ALL THINGS ZEN


AN OPEN WINDOW INTO THE UNDERSTANDING OF ZEN


JIJIMUGE



I


The following discourse is attributed to the Chinese Zen master Ch'ing yuan Wei-hsin of the T'ang Dynasty and provides a window into the understanding of Zen:

Thirty years ago, before I began the study of Zen, I said, 'Mountains are mountains, waters are waters.' After I got insight into the truth of Zen through the instructions of a good master, I said, 'Mountains are not mountains, waters are not waters.' But now, having attained the abode of final rest, (that is, Enlightenment) I say, 'Mountains are really mountains, waters are really waters.'

He then asks, 'Are the three understandings the same or different?'

Over and over in Zen and Buddhism something like 'All is illusion' or 'The world is delusion' is presented. The problem with such understandings if presented as being true or otherwise representitive of reality, absolute or otherwise in the final sense, is that any and all persons presenting the statement and any and all persons recieving the statement would be themselves immersed products in that self-same illusion or delusion. Offering or making decisions on anything at all from that illusional or delusional position would be questionable, inturn totally undermining any credibility on such a statement, understanding, or belief.

Saying 'All is delusion' or 'The world is delusion' is by implication saying illusion/delusion IS, that is, that it exists, that it has it's own independent existence, existing independently without need. Dependent origination on the other hand, implies there can be absolutely nothing whatsoever that is real or eternal behind this actual world and beyond the interdependence of everything. Because of that interdependence all that exists is inherently empty. It can be argued on the conventional level there is causation that could or would back up illusion/delusion, but because causation has no inherent existence either, neither then could or would illusion/delusion. To perceive that causation DOES have inherent existence is what is called ignorance. Perceiving that LACK of causation in inherent existence is wisdom.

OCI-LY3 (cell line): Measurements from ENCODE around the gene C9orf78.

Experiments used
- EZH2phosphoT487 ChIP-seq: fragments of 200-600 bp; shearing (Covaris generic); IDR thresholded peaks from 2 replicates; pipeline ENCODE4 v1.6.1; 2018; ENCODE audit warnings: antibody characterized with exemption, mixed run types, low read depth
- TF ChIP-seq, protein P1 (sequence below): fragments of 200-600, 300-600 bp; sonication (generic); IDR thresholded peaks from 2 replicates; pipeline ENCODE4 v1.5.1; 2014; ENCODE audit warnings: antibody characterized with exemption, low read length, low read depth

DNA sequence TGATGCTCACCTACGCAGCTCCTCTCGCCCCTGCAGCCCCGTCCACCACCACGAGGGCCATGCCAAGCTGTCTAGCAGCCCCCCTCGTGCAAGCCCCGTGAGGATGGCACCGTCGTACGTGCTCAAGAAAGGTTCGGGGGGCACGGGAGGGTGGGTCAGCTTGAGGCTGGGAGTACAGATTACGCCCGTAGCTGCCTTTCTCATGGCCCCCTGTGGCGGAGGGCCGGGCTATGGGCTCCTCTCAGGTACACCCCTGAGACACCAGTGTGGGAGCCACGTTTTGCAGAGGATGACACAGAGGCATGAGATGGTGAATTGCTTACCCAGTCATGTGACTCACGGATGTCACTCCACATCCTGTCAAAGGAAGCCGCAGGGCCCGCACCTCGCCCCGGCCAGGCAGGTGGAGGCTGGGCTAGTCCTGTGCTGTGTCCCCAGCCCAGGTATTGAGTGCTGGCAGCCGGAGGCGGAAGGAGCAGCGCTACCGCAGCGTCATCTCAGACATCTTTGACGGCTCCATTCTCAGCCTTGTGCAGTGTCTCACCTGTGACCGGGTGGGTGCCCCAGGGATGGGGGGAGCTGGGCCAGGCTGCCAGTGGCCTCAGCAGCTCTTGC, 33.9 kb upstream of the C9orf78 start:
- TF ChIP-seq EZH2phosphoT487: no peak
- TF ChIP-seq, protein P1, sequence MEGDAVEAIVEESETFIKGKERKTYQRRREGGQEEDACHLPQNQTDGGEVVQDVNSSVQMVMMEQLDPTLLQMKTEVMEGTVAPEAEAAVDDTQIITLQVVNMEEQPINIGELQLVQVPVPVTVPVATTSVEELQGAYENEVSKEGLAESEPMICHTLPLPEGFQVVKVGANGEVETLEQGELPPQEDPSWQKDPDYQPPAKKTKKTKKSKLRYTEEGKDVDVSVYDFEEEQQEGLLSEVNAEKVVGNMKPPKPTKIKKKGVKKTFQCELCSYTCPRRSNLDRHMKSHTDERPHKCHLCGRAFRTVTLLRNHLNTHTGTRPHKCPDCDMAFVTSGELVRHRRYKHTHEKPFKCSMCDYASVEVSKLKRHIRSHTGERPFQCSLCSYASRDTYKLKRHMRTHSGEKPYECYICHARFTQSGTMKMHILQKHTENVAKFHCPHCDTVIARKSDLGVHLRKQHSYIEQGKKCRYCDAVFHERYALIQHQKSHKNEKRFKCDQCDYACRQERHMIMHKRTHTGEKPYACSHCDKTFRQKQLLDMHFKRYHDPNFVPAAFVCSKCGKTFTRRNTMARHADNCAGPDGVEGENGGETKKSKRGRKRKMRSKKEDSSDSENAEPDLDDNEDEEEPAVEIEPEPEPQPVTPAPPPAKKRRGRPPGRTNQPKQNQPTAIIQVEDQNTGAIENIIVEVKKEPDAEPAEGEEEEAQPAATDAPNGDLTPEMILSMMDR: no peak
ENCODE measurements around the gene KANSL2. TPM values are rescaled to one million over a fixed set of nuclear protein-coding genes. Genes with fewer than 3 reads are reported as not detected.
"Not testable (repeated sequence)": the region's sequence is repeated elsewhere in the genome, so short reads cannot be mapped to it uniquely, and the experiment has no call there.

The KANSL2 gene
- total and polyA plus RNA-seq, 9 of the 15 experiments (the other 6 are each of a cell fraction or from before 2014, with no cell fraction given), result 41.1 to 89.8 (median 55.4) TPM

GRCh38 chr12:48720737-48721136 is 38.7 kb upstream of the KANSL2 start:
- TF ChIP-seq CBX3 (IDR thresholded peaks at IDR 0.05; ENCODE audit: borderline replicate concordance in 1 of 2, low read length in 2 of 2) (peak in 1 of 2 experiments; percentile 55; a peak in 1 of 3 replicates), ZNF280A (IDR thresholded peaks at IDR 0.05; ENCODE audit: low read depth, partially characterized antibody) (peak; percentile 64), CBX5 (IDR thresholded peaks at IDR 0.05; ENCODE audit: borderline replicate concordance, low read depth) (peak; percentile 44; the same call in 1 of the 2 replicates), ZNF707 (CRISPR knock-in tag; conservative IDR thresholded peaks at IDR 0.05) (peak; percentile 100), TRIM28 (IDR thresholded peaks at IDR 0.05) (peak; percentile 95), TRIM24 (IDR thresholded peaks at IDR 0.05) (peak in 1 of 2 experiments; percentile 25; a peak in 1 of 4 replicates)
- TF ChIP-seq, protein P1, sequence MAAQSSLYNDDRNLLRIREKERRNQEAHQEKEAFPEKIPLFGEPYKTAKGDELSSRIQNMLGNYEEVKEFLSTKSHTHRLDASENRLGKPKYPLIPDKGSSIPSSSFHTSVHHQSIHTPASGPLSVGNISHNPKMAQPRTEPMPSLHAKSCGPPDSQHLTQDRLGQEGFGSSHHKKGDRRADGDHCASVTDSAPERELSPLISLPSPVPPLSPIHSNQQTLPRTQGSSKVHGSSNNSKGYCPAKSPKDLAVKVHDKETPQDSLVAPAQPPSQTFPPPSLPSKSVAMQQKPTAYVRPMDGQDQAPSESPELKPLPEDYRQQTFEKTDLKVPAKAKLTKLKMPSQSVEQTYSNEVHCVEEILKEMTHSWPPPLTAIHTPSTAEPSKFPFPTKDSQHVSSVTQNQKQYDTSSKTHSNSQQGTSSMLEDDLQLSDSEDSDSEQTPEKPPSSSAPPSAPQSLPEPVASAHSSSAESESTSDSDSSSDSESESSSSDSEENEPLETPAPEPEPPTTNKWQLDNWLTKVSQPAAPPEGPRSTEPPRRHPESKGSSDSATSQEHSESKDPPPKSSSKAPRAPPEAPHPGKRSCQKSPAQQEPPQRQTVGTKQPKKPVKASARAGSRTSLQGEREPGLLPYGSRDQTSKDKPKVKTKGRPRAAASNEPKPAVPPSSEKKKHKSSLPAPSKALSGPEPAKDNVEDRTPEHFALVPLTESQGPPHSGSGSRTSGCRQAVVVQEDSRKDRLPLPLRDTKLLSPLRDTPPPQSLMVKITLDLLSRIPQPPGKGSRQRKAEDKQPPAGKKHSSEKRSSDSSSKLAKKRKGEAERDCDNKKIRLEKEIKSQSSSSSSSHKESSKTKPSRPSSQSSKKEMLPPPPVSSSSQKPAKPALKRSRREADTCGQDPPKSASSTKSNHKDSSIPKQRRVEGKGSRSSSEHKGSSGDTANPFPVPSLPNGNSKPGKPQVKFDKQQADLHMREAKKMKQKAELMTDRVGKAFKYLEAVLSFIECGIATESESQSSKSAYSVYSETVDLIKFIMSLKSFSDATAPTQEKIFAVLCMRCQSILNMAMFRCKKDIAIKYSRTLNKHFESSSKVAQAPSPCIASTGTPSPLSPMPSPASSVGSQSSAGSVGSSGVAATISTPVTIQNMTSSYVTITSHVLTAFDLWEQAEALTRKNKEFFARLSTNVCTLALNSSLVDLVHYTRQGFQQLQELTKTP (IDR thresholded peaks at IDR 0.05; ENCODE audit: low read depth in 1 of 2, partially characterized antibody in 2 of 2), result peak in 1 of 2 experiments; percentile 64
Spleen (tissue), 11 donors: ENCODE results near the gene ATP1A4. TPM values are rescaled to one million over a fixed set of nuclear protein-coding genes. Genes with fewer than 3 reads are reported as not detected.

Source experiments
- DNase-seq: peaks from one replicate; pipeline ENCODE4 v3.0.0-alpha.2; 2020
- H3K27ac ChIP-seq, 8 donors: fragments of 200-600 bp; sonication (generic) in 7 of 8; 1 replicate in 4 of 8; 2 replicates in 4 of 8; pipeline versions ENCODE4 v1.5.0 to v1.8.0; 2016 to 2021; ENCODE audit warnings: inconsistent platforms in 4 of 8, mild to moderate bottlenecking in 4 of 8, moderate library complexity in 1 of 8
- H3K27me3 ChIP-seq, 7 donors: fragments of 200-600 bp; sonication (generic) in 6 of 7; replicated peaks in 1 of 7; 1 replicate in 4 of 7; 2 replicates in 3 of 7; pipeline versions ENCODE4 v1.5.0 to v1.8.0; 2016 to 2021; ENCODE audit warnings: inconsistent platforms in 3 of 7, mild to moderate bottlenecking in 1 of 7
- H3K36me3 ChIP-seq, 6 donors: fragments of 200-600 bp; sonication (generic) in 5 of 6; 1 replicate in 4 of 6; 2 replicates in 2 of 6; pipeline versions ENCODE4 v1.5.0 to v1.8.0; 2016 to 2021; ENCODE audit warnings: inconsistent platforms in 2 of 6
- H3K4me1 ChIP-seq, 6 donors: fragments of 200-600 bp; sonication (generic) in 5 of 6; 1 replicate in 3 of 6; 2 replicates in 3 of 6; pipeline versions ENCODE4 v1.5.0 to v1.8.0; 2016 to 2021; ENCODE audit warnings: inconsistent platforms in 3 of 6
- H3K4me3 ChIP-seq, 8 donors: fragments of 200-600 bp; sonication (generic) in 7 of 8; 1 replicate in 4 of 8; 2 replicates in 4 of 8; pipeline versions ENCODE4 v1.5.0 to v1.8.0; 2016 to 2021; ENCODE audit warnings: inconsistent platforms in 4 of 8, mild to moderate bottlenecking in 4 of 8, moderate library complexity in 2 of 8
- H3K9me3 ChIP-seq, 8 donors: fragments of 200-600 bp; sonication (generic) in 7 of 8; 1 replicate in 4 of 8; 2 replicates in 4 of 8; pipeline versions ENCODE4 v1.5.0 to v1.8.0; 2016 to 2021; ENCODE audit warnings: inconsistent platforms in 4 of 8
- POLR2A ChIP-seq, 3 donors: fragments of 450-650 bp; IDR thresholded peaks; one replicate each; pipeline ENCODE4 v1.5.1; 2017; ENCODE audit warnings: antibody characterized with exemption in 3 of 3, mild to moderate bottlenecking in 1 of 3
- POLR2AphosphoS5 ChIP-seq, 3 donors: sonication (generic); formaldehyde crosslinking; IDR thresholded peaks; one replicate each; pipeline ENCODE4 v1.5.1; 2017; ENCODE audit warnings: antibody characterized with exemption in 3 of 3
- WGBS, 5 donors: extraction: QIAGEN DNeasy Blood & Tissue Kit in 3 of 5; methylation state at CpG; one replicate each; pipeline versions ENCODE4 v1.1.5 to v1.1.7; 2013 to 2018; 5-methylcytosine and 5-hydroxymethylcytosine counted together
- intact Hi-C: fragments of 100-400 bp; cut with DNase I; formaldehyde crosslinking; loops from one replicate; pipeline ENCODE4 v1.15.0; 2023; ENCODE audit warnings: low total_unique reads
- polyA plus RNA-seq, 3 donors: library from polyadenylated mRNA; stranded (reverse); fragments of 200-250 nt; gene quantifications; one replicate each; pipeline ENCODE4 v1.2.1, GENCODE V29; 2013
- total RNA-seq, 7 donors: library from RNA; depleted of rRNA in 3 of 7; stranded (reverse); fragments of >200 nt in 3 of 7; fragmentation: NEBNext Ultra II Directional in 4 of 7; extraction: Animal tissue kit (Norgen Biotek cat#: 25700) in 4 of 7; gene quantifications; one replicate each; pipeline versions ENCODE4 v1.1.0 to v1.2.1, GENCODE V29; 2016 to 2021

Almost everybody that reads a little about Zen starts thinking that NOTHING exists because everything is inherently empty, so what we perceive as reality must be delusion. But emptiness is the absence of independent existence. What that means is SOMETHING must exist and one of the qualifications of that existence is emptiness...the absence of independent existence is only possible because there is SOMETHING that exists...otherwise there would be no 'need' for the absence of independent existence, and if there was no absence of independent existence, then everything would not be empty. (source)

Which brings us back to Ch'ing yuan Wei-hsin and waters being waters and not being waters, then waters being waters again.


II



SEE:

ALL IS ILLUSION?
A Chinese-Indian Dichotomy In Advaita and Zen




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ALL THINGS ZEN: Page Two



III




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For Enlightenment on the Razor's Edge





Fundamentally, our experience as experienced is not different from the Zen master's. Where we differ is that we place a fog, a particular kind of conceptual overlay onto that experience and then proceed to make an emotional investment in that overlay, taking it to be "real" in and of itself.

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TE SHAN

Te Shan burnt all his commentaries and books on Zen within hours of his awakening to the truth. Why? Zen master Mu-nan gave Shoju his sacred book on Zen that had been passed down through seven generations of masters. Shoju threw it into burning coals. Why?



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